Global hawk UAS

Northrop Grumman‘s Block 30 RQ-4 Global Hawk unmanned aerial system (UAS) has participated in a Nato exercise aimed at demonstrating and evaluating the alliance’s ability to coordinate and deploy critical joint intelligence, surveillance and reconnaissance (JISR) systems.

During the recent Unified Vision 2014 (UV14) exercise, the high-altitude long endurance UAS successfully flew three full-day sorties from Orland Main Air Station, Norway.

Global Hawk forms part of Nato’s future alliance ground surveillance (AGS) system that aims to provide alliance commanders with a comprehensive picture of the situation on the ground.

Comprising satellites, aircrafts, unmanned aerial vehicles, naval vessels, ground sensors and human intelligence from 18 Nato member states, the trial is expected to help the alliance prepare for the introduction of AGS capability and enhance data sharing with other ISR systems provided by its members.

Nato Alliance Ground Surveillance Management Agency (NAGSMA) general manager Jim Edge said the exercise demonstrated the powerful role unmanned systems can play in helping Nato conduct its future ISR missions.

"It was great to see how existing airspace procedures enabled the seamless integration of a NATO AGS into European airspace for this trial," Edge said.

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"The exercise demonstrated the powerful role unmanned systems can play in helping Nato conduct its future ISR missions."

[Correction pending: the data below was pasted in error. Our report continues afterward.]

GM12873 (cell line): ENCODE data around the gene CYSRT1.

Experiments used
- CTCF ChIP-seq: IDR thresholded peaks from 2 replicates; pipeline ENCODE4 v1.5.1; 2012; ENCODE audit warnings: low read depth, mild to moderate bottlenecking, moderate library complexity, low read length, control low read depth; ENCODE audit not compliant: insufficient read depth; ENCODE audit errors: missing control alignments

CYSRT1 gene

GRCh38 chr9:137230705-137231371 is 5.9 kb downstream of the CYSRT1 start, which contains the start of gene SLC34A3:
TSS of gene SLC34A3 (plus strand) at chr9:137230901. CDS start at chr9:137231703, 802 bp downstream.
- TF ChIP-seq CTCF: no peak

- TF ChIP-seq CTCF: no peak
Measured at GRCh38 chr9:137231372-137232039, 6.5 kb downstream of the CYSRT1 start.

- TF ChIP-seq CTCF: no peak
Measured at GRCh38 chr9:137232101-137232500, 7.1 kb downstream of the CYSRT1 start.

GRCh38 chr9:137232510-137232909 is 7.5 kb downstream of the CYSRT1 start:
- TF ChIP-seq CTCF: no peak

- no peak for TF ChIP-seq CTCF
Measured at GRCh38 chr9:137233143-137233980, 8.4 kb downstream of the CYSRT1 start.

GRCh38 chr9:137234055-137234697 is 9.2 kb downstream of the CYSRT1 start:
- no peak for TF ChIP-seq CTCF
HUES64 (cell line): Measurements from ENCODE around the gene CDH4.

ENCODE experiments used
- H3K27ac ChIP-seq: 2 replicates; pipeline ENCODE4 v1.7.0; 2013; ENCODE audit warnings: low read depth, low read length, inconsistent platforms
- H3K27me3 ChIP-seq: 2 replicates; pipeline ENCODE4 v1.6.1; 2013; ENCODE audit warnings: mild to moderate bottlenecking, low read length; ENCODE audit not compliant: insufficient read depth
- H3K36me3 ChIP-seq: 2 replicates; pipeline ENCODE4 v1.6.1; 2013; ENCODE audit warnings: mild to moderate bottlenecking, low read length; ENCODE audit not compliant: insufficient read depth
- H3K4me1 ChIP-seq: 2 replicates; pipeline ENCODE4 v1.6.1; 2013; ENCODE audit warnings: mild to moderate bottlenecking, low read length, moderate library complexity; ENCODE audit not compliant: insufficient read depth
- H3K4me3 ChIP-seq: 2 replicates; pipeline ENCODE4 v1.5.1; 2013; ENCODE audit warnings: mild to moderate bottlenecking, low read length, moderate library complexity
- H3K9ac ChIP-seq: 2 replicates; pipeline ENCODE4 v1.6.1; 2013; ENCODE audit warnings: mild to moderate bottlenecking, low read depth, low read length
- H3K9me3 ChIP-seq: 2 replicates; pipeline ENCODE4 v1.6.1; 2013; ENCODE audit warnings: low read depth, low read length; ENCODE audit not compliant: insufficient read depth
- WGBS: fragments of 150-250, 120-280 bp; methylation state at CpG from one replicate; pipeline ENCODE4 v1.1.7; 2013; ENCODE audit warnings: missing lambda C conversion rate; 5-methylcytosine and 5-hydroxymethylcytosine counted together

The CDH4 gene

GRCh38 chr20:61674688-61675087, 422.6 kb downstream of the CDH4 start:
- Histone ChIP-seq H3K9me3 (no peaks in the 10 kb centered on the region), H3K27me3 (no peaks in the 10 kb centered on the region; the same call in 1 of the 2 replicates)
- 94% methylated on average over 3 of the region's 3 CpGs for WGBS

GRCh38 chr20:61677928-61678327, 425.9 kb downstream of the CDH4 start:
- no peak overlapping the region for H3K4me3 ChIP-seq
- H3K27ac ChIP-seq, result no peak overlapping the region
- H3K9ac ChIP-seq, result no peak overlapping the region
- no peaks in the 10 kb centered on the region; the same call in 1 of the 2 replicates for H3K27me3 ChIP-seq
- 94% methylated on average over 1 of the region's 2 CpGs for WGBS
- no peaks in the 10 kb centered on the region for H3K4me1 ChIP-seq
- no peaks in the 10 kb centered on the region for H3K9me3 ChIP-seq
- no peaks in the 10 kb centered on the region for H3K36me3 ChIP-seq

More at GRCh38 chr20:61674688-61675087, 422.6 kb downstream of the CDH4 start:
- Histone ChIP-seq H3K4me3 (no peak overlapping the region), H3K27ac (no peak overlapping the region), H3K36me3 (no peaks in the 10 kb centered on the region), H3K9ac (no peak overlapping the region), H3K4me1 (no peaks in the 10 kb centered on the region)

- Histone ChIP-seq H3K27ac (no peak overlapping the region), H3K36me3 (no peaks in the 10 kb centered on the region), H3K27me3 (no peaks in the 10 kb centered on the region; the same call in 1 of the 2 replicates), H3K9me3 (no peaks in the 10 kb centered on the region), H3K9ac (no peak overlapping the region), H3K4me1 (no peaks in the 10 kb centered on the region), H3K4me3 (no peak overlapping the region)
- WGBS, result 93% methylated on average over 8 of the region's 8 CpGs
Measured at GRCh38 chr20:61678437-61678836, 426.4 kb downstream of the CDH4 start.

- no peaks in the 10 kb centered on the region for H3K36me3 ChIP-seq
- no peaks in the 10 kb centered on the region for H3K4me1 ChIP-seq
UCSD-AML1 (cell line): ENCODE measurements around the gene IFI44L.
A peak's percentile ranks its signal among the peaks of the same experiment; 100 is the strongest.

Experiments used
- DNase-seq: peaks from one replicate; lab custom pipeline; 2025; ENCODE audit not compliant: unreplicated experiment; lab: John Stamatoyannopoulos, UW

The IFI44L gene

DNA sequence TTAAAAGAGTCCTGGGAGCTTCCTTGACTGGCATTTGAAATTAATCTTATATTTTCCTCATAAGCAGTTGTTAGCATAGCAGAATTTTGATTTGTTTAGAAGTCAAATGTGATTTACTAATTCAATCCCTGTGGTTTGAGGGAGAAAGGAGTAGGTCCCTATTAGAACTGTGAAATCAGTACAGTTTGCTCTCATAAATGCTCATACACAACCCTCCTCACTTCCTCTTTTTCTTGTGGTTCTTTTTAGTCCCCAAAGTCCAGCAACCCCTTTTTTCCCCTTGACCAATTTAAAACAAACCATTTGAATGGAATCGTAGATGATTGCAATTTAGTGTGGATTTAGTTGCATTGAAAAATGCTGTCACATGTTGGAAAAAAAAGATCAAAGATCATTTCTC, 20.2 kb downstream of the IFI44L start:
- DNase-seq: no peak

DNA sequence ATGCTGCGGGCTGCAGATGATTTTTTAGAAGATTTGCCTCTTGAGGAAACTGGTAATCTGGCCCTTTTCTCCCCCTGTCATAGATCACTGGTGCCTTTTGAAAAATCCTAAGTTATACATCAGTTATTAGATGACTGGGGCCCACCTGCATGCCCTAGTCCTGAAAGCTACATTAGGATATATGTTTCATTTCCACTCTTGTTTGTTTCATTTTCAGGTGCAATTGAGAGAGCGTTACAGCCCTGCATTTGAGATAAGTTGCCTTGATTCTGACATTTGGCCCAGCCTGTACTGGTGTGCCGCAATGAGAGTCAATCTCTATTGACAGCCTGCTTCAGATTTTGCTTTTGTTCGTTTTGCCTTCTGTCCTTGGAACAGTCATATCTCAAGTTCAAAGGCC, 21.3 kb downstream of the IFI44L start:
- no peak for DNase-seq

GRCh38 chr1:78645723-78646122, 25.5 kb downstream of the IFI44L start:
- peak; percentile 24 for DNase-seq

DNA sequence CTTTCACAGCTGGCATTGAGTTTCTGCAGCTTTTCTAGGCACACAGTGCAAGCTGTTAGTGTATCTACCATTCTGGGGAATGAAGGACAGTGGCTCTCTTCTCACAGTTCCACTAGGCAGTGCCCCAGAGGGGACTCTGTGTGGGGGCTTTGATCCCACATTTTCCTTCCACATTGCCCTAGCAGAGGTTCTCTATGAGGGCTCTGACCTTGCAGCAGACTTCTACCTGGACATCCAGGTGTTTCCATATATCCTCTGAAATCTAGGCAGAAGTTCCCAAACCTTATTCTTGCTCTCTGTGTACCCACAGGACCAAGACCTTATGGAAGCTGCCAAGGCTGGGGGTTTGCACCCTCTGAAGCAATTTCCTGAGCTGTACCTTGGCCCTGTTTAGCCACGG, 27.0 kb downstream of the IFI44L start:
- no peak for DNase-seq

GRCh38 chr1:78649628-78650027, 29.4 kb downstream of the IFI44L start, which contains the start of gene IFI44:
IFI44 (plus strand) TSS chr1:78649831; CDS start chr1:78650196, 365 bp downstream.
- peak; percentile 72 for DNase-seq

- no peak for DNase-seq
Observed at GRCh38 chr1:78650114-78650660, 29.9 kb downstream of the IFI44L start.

Northrop and its European industry team also supported the joint force commander with daily high-resolution simulations of Nato AGS and daily live data surveillance products from interoperable systems.

With a main operating base at Sigonella, Sicily, and comprising five Global Hawk UAVs, the AGS system is expected to be able to fly at 60,000ft for more than 30 hours in support of Nato’s global requirements.

Additional equipment includes a multimode multi-platform radar technology insertion (MP-RTIP) radar sensor, and European-sourced ground assets, mobile and transportable ground stations, and a range of interoperable Nato and national command, control, intelligence, surveillance and reconnaissance systems.

The system is being acquired along with 15 allies, including Bulgaria, Czech Republic, Denmark, Estonia, Germany, Italy, Latvia, Lithuania, Luxembourg, Norway, Poland, Romania, Slovakia, Slovenia and the US.

Image: A USAF RQ-4 Global Hawk unmanned aircraft in flight. Photo: courtesy of US Air Force photo by Bobbi Zapka.

Defence Technology